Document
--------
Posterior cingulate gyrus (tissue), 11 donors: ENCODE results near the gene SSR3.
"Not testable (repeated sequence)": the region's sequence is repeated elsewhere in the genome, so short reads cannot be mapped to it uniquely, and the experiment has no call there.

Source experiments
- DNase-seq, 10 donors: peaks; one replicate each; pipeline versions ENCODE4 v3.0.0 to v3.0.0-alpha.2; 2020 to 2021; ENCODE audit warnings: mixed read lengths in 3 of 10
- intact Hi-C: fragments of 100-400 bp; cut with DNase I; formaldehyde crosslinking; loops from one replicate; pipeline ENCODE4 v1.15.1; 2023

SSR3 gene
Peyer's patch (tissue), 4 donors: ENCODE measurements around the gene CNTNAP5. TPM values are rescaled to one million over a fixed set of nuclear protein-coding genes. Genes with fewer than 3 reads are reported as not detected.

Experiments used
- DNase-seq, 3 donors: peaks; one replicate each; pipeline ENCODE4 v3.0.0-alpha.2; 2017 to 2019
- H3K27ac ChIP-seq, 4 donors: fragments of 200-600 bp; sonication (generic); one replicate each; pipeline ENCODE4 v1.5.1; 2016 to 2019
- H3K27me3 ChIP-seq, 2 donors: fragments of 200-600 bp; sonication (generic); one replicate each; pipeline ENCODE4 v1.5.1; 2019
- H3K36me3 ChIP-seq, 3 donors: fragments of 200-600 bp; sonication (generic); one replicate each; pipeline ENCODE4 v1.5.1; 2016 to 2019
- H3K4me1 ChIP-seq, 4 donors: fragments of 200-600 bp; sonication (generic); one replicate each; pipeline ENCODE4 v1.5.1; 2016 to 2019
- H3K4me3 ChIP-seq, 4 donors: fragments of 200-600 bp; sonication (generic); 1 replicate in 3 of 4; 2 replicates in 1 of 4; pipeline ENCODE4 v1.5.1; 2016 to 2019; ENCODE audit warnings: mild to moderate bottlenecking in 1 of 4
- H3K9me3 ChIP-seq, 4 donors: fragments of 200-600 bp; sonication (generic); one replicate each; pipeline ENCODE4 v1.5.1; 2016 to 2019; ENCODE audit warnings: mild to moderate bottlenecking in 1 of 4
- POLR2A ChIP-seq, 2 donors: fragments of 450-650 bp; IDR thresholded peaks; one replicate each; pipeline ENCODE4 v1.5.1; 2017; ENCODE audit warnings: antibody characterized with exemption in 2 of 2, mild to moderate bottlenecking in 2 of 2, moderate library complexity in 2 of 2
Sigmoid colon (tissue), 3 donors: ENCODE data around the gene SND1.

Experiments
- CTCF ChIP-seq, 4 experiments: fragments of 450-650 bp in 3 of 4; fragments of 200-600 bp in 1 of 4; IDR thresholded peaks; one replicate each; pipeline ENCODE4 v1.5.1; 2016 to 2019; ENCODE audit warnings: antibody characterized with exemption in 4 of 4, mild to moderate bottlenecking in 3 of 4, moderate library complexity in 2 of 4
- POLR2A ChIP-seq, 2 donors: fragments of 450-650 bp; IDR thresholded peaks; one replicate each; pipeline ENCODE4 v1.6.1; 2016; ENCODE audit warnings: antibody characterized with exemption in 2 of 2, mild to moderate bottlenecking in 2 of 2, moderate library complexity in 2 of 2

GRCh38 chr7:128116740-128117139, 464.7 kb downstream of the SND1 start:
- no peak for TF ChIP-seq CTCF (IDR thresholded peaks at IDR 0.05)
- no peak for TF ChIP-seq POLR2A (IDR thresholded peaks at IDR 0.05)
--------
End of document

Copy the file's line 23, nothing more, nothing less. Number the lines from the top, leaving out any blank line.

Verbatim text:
- no peak for TF ChIP-seq POLR2A (IDR thresholded peaks at IDR 0.05)